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Edward C. Benzel

S ince the development of universal spine instrumentation techniques, several reports have described their utility for the treatment of thoracic and lumbar spine trauma. Most have advocated traditional multiple-level instrumentation techniques. 5–8, 10–12 However, the use of shorter constructs has been proposed in order to reduce the incidence of long-term complications. 2, 4 The short-rod/two-claw (SRTC) technique of universal spine instrumentation offers an advantage with respect to late instrumentation-related patient complaints and complications. 2 An

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Edward C. Benzel and Nevan G. Baldwin

posttraumatic instability of the thoracic or upper lumbar spine were surgically managed during an 8-month period, ending April 15, 1993, at the University of New Mexico Affiliated Hospitals in Albuquerque, New Mexico. The patients' mean age was 33.6 years (range 16 to 56 years) and seven of the 10 were male. The mean follow-up interval to date has been greater than 12 months in the nine surviving patients. The demographic and outcome data regarding these patients are presented in Table 1 . TABLE 1 Clinical summary of 10 patients with posttraumatic instability of the

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Michael F. Shriver, Valerie Zeer, Vincent J. Alentado, Thomas E. Mroz, Edward C. Benzel and Michael P. Steinmetz

E xposure of the lumbar spine is achieved through a variety of intraoperative surgical positions. 4 The prone, kneeling, knee-chest, knee-elbow, and lateral decubitus positions represent plausible positions that allow for exposure of the lumbar spine. However, each of these positions has an array of unique complications. 4 , 6 , 11 , 14 , 28 , 30 These complications result from excessive pressure applied to ventral or lateral structures, causing potentially significant postoperative morbidity. 4 , 9 , 11 , 14 , 15 , 22 , 31 , 33 , 39 , 47 While certain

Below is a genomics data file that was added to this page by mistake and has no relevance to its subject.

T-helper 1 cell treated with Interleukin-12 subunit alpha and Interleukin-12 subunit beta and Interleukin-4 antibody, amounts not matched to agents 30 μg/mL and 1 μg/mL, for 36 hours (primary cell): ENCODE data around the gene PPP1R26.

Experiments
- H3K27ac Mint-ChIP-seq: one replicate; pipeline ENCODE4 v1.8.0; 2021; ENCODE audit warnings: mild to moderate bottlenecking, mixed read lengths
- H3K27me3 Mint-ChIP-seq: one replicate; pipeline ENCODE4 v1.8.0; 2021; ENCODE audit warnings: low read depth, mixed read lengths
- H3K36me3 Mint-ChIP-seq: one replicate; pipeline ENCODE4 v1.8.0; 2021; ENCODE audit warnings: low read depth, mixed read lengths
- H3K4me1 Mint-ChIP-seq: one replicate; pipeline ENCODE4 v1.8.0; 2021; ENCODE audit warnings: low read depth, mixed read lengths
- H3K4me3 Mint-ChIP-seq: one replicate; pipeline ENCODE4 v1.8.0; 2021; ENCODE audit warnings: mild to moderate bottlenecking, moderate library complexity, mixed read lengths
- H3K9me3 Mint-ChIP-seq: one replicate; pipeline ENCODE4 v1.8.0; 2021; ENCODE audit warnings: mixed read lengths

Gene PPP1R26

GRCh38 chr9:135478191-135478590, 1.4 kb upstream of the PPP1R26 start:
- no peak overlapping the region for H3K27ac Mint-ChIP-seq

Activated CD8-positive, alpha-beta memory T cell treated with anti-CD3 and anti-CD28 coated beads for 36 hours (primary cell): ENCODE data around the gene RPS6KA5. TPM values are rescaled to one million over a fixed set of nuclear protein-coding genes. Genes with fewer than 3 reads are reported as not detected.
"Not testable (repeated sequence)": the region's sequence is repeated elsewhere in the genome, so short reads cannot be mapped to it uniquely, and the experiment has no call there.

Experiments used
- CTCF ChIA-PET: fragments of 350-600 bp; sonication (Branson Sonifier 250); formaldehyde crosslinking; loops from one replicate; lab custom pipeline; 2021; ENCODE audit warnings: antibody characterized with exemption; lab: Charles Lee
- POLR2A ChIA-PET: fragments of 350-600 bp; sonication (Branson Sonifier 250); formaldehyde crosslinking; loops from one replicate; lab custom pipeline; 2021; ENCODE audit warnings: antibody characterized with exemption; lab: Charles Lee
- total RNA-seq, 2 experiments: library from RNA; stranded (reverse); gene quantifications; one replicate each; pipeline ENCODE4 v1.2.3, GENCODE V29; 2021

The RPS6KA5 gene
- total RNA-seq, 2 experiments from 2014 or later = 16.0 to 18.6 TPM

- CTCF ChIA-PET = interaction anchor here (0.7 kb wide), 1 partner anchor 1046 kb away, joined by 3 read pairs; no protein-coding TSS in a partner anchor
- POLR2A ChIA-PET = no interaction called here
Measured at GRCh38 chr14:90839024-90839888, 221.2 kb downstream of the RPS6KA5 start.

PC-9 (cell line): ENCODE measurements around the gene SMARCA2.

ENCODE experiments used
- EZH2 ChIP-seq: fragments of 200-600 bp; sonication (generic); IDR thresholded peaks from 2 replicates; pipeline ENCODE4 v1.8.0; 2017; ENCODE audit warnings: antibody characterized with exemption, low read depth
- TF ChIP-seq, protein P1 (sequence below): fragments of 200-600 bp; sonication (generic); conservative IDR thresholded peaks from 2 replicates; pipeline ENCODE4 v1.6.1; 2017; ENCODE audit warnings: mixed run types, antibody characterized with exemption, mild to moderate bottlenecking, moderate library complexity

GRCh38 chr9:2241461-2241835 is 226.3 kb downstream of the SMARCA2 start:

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Jay M. Levin, Robert D. Winkelman, Joseph E. Tanenbaum, Edward C. Benzel, Thomas E. Mroz and Michael P. Steinmetz

satisfaction is particularly acute for common and costly procedures, which have the largest potential impact on hospital reimbursement. The incidence and cost of lumbar spine surgery are increasing in the United States. 4 , 8 , 22 , 25 , 28 For example, aggregate hospital charges for surgical treatment of lumbar stenosis has increased by 40% between 2002 and 2007, mostly attributed to the rising rate of complex fusions performed. Additionally, as the United States population continues to age, the prevalence of spinal stenosis, the most common indication for lumbar spine

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Edward C. Benzel, Lee Kesterson and Erich P. Marchand

T he application of universal spinal instrumentation techniques to the treatment of thoracic and lumbar spine fractures has greatly enhanced the surgeon's ability to gain immediate and sustained spinal stability. The largest body of experience with universal spinal instrumentation in spine trauma to date has been the Cotrel-Dubousset (CD) system. * 4–6, 9, 10 We present our recent 1-year experience with the treatment of 28 thoracic and/or lumbar fractures at the University of New Mexico using a newer form of universal instrumentation, the Texas Scottish Rite